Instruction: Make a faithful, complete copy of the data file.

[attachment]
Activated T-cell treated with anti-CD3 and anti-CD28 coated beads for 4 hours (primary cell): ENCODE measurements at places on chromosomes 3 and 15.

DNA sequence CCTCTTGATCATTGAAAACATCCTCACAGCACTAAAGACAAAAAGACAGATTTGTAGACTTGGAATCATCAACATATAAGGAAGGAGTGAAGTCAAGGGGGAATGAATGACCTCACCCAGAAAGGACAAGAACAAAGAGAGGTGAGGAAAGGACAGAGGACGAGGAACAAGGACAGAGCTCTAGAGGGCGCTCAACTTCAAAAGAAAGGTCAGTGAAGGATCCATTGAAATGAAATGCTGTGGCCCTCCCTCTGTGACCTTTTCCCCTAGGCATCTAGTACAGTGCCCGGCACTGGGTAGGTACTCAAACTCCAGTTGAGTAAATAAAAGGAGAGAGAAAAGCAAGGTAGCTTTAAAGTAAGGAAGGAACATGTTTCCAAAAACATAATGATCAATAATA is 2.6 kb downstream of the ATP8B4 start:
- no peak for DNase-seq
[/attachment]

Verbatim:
Activated T-cell treated with anti-CD3 and anti-CD28 coated beads for 4 hours (primary cell): ENCODE measurements at places on chromosomes 3 and 15.

DNA sequence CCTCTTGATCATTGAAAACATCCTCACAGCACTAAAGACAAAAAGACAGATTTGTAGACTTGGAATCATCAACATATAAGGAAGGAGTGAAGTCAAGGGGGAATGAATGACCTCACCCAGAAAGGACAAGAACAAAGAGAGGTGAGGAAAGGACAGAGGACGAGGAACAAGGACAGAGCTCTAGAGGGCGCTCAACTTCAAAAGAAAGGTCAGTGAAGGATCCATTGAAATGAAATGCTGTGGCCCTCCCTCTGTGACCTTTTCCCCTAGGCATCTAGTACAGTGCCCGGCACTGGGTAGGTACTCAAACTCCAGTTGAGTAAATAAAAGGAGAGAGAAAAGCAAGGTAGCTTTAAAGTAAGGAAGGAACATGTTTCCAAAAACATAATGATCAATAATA is 2.6 kb downstream of the ATP8B4 start:
- no peak for DNase-seq